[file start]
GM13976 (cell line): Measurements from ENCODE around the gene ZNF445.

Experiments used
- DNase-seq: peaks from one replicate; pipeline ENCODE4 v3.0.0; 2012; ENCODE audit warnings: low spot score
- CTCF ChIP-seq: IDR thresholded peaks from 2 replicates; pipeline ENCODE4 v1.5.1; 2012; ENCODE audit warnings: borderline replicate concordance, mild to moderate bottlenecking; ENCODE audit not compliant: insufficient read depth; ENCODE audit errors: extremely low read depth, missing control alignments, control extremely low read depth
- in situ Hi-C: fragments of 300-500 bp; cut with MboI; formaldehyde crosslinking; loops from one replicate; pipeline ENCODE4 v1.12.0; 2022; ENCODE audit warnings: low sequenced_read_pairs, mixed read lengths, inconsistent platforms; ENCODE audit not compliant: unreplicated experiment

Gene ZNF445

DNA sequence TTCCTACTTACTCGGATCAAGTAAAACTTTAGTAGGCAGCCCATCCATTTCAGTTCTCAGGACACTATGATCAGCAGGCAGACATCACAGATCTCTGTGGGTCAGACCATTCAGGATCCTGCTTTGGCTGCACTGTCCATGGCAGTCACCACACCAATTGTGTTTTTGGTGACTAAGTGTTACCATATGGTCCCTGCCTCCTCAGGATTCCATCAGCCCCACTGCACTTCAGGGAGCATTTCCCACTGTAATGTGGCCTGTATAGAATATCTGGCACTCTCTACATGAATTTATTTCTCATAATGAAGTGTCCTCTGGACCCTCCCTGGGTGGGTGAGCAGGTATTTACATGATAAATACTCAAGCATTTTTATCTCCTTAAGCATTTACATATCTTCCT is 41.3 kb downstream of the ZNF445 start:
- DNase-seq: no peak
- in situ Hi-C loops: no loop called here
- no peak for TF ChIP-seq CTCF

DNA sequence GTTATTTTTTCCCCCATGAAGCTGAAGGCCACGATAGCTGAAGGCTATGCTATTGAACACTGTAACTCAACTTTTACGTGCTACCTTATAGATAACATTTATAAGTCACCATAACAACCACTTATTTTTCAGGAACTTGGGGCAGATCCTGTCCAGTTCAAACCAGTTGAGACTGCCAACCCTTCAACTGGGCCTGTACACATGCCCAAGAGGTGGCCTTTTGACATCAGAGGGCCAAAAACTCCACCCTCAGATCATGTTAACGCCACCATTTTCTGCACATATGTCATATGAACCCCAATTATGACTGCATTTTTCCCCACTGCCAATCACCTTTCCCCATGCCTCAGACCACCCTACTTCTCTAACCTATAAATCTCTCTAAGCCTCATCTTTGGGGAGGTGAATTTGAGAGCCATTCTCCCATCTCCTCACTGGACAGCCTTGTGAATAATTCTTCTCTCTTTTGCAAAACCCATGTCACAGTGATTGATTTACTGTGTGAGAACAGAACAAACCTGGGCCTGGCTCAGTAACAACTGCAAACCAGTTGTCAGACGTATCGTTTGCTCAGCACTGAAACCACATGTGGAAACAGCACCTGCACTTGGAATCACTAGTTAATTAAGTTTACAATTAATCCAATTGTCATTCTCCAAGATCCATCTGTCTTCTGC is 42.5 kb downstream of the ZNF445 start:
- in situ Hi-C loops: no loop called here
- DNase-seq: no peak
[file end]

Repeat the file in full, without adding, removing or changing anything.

GM13976 (cell line): Measurements from ENCODE around the gene ZNF445.

Experiments used
- DNase-seq: peaks from one replicate; pipeline ENCODE4 v3.0.0; 2012; ENCODE audit warnings: low spot score
- CTCF ChIP-seq: IDR thresholded peaks from 2 replicates; pipeline ENCODE4 v1.5.1; 2012; ENCODE audit warnings: borderline replicate concordance, mild to moderate bottlenecking; ENCODE audit not compliant: insufficient read depth; ENCODE audit errors: extremely low read depth, missing control alignments, control extremely low read depth
- in situ Hi-C: fragments of 300-500 bp; cut with MboI; formaldehyde crosslinking; loops from one replicate; pipeline ENCODE4 v1.12.0; 2022; ENCODE audit warnings: low sequenced_read_pairs, mixed read lengths, inconsistent platforms; ENCODE audit not compliant: unreplicated experiment

Gene ZNF445

DNA sequence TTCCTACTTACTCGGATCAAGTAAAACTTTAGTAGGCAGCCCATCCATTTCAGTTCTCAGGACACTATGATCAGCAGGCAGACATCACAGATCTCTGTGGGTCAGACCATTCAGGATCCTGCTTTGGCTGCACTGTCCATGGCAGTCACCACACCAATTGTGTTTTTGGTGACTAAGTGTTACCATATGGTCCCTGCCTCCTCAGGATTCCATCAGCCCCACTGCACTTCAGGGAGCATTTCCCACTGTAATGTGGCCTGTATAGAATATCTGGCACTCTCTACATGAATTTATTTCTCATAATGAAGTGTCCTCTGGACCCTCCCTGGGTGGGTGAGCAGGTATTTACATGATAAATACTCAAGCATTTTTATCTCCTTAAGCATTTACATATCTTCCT is 41.3 kb downstream of the ZNF445 start:
- DNase-seq: no peak
- in situ Hi-C loops: no loop called here
- no peak for TF ChIP-seq CTCF

DNA sequence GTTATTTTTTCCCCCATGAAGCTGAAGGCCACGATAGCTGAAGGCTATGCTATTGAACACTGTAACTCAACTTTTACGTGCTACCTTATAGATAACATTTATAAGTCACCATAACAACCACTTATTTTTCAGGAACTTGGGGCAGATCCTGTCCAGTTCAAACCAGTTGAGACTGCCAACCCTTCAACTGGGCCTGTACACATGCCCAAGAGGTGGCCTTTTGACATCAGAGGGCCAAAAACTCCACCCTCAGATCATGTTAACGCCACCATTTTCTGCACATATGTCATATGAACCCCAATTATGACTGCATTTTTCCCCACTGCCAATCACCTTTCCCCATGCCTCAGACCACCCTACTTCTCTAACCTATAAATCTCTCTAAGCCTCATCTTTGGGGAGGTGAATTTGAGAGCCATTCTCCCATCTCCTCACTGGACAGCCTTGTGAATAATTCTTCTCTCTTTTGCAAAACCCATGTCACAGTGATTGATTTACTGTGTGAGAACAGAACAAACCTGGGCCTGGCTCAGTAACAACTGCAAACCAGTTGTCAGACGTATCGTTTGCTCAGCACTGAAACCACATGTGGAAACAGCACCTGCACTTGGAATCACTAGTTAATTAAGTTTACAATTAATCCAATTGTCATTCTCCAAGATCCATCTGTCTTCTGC is 42.5 kb downstream of the ZNF445 start:
- in situ Hi-C loops: no loop called here
- DNase-seq: no peak